School officials and NYS Police focus on children’s safety as they head back to school | #schoolsaftey

WILLIAMSVILLE, N.Y. (WIVB)–On Tuesday, the school bell rang for many public schools throughout Erie and Niagara counties, meaning tens of thousands of students headed back to class.

The schools that went back into session on Tuesday are listed below.

  • Amherst Central School District
  • Clarence Central School District
  • Cleveland Hill Union Free School District
  • Frontier Central School District
  • Ken-Ton Union Free School District
  • Lake Shore Central School District
  • Lancaster Central School District
  • Lewiston-Porter Central School District
  • Lockport City School District
  • Maryvale Union Free School District
  • Newfane Central School District
  • Niagara Wheatfield Central School District
  • North Collins Central School District
  • North Tonawanda City Schools (K-9)
  • Orchard Park Central School District
  • Springville Griffith Institute Central School District
  • Starpoint Central School District
  • Williamsville Central School District

News 4’s Wake-Up crew visited Williamsville School District to hear what was in store for the district that has more than 9,800 students.

“Every year is a new opportunity, there’s new opportunities, new challenges, new opportunities for growth, and I think this year especially there is so much we have in store,” Nick Filipowski, the executive director of the district, said. “Safety is of the utmost importance not only within the district, but within our community as well.”

According to the district’s superintendent, they hired 60 new teachers, some new assistant principals and they’re finding new ways to fight the battle of bullying. They are also focusing on the safety of their students and staff.

“All of our school buildings have security vestibules, so when you enter the building, you’re in a holding room essentially, which is our vestibule so you’re not allowed admittance into the regular school building unless it’s absolutely necessary,” said Dr. Darren Brown-Hall. the Superintendent of Williamsville Central School District.

These security measures were taken throughout all 13 buildings of their district, to help build confidence in safety beyond school doors. Brown-Hall tells us this was finished this year.

“We know what’s happening nation-wide, and we want o make sure that we’re prepared. We know that if students they don’t feel safe, they’re not learning,” said Brown-Hall. “We want to make sure that our students felt safe, and we want to make sure that parents feel safe dropping off their most precious assets everyday in our school buildings.”

While the district works towards making students feel safe in the classrooms, they’re also asking the community to make sure students are safe as they make their way to and from school.

“The big thing is to be patient, especially the first week of school, we’re not in a rush. We want to make sure that all of our students get to school on time–and get delivered home safely as well,” said Filipowski.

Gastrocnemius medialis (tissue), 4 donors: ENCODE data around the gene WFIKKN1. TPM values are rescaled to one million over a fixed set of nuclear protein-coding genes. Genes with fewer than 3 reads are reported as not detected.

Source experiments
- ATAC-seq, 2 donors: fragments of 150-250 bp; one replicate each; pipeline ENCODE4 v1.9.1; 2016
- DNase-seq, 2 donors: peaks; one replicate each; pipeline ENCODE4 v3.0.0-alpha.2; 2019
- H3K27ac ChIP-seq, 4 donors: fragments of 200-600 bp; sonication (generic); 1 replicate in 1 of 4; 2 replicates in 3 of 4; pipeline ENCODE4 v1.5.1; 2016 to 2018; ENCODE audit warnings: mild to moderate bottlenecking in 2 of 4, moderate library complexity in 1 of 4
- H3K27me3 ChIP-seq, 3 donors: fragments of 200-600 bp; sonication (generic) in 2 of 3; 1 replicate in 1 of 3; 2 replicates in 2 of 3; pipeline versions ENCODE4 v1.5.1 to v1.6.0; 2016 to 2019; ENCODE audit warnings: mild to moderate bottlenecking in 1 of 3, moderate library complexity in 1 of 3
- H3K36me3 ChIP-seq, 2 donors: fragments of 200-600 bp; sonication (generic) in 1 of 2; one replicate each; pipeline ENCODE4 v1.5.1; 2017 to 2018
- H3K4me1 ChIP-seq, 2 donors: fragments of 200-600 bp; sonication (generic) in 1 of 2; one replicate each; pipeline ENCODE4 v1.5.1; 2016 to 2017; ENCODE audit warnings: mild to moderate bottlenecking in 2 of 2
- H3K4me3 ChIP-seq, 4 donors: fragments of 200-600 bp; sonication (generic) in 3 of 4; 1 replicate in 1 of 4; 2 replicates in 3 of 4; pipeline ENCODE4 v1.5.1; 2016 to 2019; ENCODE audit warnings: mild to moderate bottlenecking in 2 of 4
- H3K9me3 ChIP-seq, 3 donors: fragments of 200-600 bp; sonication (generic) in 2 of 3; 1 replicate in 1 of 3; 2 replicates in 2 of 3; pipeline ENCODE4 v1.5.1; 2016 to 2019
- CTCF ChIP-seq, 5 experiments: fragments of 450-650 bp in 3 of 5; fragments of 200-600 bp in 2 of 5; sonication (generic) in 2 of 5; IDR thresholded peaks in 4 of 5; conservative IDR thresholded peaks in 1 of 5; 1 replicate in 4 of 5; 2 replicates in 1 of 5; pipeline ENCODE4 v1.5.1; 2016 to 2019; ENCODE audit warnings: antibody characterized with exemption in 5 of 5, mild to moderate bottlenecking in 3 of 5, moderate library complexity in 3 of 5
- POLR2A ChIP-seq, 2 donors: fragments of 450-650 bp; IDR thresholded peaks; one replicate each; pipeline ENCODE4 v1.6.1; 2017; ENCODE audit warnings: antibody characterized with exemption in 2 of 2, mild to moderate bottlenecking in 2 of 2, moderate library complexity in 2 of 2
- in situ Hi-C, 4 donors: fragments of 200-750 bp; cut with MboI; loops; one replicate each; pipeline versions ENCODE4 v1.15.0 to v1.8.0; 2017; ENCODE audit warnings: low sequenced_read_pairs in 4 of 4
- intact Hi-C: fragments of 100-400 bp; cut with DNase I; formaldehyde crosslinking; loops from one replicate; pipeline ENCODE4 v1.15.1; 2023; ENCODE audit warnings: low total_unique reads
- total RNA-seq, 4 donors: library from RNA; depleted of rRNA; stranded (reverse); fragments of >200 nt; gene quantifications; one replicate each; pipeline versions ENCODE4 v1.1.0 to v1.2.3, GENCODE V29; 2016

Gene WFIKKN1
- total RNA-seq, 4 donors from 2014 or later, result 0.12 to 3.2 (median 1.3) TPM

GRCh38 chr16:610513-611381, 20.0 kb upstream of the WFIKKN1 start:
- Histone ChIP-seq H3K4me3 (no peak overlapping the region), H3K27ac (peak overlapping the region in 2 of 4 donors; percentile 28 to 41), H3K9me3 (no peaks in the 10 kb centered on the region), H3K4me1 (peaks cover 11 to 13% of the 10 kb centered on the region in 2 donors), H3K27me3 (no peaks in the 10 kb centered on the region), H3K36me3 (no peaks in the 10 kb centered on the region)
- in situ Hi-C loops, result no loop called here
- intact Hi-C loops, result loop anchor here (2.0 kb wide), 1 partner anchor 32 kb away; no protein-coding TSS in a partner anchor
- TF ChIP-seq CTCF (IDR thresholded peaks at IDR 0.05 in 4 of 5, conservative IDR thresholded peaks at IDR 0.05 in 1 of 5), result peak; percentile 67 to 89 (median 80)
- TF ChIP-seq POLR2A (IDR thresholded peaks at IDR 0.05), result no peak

“One of the things you have to look out for are school zones, slow down,” said Trooper James O’Callaghan of the New York State Police. “There’s a lot of newer drivers, a lot of sidewalk traffic, there’s a lot of people coming in and out of the school, including buses which are big and slow, so know that.”

Slowing down, staying alert, and keeping off your phone and distractions can help keep others safe. New York State police say to plan to be patient, to most importantly avoid putting children’s lives at risk, and to avoid fines and possible charges.

“When the red lights are on — you are to stop. 50,000 people today will pass a school bus in New York, and that’s alarming, and that’s scary putting children at risk.”

According to Trooper O’Callaghan, passing a school bus when stopped, can lead to you to a typical fine of 5 points on your license (11 points and you lose your license) and you can face a fine in-between $250 to $1,000.

“We have people passing the bus on the left, where the child exits, that could be a criminal charge for endangering the welfare of a child, depending on the situation,” he added.

He also told us that speeding in a school zone is like speeding in a work zone — the fines are higher, and getting two speed zone specific tickets can lead to you losing your license.

Clarence is one district changing the speed limit in school zones this year, from 45 miles per hour to 35.

“With the point value and the monetary value of the ticket — you can still take someone’s life and that should be the end goal — you should not be doing these things because you really do put children and other people at risk to what? Save yourself a few seconds in these areas? It’s not worth it,” said O’Callaghan.

He also encourages parents and students to be mindful of what type of information they post on social media when posting back to school pictures, and encourages parents to monitor screen time, as they’ve seen increased screen time can lead to an increase in anxiety and depression, especially for females.

He also warns that they’ve seen an uptick in “sextortion” with students, and encourages parents to talk to their children about this, and to call police and authorities right away if they are threatened online.

Hope Winter is a reporter and multimedia journalist who has been part of the News 4 team since 2021. See more of her work here.

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